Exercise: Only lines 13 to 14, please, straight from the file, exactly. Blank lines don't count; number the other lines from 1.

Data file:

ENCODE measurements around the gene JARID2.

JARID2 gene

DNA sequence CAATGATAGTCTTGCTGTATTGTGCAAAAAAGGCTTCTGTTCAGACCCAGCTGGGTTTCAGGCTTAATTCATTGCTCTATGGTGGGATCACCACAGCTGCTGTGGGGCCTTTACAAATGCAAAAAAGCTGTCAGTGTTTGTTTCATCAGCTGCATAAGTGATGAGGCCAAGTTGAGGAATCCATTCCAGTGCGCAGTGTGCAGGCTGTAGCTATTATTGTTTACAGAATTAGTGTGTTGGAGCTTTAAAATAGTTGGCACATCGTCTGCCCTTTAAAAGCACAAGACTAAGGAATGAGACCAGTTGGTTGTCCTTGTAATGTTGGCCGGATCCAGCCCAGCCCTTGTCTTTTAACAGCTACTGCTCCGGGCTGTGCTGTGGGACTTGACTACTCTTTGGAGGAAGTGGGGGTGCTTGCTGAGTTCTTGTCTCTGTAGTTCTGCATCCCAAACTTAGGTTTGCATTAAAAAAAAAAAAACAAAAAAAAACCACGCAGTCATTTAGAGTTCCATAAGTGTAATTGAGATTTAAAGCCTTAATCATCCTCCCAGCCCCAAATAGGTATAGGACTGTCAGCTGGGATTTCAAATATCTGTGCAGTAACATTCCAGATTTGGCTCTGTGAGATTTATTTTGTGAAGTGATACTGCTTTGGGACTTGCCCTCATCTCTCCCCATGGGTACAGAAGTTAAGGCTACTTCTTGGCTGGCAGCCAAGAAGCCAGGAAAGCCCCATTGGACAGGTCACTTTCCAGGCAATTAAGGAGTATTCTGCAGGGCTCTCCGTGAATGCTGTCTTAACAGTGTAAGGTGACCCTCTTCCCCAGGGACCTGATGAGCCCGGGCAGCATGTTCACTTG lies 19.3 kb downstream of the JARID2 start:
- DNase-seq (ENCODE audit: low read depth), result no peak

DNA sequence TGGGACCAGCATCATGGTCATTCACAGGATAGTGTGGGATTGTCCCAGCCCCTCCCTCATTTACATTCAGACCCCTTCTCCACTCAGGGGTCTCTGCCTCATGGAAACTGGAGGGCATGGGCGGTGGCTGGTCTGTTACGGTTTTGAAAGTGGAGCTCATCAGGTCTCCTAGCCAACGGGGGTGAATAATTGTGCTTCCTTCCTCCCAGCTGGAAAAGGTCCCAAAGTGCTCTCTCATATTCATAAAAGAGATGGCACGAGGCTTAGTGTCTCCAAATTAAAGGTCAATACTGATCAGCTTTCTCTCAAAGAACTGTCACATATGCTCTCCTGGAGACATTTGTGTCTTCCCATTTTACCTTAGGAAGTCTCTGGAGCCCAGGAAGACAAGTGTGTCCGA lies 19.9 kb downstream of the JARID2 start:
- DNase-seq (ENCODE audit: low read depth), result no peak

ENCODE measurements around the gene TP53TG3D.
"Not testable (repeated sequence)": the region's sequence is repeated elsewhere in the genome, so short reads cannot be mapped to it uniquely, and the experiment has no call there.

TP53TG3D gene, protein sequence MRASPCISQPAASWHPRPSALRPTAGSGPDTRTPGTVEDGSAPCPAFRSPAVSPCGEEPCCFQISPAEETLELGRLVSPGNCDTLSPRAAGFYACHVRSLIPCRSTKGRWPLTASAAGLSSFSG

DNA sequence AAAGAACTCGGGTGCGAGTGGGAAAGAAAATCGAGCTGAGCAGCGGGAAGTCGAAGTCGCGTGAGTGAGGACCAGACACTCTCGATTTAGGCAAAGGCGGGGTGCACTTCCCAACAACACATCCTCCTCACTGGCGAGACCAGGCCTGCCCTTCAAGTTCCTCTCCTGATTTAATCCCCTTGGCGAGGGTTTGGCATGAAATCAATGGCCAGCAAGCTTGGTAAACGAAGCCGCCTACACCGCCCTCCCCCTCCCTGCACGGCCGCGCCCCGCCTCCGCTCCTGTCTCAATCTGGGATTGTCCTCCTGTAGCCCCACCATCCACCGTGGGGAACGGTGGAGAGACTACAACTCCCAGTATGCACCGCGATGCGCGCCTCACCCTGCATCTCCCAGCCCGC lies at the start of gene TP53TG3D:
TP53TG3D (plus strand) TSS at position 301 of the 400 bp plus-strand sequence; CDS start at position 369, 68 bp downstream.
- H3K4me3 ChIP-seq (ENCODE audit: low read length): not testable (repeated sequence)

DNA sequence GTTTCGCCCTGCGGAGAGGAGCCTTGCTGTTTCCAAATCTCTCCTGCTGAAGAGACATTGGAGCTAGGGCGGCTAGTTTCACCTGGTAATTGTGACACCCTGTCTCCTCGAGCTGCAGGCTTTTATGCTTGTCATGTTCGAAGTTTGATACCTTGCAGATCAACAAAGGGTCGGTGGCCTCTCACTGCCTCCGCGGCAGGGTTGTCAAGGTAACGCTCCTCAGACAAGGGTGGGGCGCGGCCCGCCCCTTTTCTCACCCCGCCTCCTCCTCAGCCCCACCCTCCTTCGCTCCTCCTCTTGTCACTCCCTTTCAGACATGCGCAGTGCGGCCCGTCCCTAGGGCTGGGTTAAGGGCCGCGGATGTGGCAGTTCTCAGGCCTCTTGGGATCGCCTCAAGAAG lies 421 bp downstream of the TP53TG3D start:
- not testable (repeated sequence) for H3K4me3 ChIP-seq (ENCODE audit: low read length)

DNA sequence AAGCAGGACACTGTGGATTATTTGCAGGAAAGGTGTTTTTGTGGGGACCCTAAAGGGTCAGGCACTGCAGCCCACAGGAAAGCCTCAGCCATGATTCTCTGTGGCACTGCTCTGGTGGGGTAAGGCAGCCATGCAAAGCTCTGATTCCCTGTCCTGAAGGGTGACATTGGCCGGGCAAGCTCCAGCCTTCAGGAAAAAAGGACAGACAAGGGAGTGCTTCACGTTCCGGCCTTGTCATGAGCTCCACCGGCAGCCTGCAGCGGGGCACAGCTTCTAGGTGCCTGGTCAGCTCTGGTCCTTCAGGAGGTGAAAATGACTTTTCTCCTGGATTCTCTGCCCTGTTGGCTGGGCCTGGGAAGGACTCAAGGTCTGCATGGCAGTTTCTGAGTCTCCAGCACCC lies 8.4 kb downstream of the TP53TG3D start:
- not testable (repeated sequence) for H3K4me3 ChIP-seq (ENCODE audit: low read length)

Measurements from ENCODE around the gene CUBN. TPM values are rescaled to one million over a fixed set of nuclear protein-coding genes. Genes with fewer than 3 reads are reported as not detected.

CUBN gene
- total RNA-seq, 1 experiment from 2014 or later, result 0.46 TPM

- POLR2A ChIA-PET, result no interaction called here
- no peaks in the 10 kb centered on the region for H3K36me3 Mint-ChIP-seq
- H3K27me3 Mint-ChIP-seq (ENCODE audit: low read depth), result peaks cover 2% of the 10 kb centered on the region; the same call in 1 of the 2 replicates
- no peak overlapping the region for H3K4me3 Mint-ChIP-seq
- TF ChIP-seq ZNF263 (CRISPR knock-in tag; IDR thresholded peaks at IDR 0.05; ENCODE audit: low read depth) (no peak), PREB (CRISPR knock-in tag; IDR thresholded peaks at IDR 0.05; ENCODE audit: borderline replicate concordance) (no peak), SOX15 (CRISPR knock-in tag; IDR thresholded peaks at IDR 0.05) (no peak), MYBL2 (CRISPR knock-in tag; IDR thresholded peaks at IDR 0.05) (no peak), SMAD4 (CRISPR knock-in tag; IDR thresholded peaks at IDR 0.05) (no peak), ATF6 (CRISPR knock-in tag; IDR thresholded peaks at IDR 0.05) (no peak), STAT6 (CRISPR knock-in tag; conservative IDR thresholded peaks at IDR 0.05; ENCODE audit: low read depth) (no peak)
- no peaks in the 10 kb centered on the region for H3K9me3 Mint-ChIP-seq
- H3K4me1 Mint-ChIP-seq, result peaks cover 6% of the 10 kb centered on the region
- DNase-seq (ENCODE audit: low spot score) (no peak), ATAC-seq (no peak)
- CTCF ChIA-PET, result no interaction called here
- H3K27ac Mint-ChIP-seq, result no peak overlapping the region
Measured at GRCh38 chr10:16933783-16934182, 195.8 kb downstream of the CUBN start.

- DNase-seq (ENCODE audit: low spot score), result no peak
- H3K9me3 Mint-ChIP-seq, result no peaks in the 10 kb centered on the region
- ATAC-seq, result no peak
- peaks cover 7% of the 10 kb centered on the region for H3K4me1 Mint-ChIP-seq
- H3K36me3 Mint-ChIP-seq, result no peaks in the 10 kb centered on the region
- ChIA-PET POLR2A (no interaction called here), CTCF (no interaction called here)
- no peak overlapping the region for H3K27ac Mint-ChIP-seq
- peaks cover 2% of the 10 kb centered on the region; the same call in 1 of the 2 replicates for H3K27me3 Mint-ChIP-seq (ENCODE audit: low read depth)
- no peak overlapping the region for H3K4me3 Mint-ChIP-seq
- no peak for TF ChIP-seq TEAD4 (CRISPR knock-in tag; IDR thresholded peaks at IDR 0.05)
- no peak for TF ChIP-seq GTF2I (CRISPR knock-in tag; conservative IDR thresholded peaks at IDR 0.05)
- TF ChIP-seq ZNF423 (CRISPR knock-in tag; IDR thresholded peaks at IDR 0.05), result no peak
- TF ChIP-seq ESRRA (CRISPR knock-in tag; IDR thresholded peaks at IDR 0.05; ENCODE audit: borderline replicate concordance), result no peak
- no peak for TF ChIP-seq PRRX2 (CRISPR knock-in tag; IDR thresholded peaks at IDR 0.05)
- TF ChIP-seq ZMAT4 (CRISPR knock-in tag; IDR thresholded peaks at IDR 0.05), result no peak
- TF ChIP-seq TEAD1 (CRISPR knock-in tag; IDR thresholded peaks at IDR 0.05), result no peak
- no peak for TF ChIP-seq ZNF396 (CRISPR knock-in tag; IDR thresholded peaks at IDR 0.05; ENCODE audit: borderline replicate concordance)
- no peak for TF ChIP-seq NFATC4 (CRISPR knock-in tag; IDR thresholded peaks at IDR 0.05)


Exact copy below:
DNA sequence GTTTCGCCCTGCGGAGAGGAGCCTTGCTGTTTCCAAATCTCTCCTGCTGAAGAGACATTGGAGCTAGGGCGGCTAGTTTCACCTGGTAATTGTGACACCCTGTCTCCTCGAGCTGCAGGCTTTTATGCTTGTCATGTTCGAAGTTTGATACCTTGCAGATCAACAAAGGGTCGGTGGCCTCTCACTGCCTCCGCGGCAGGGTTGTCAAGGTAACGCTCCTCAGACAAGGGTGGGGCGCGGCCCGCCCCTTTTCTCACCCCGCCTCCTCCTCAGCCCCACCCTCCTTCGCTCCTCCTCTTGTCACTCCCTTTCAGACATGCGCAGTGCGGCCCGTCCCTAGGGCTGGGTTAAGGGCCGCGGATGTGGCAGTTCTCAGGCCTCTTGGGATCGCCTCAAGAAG lies 421 bp downstream of the TP53TG3D start:
- not testable (repeated sequence) for H3K4me3 ChIP-seq (ENCODE audit: low read length)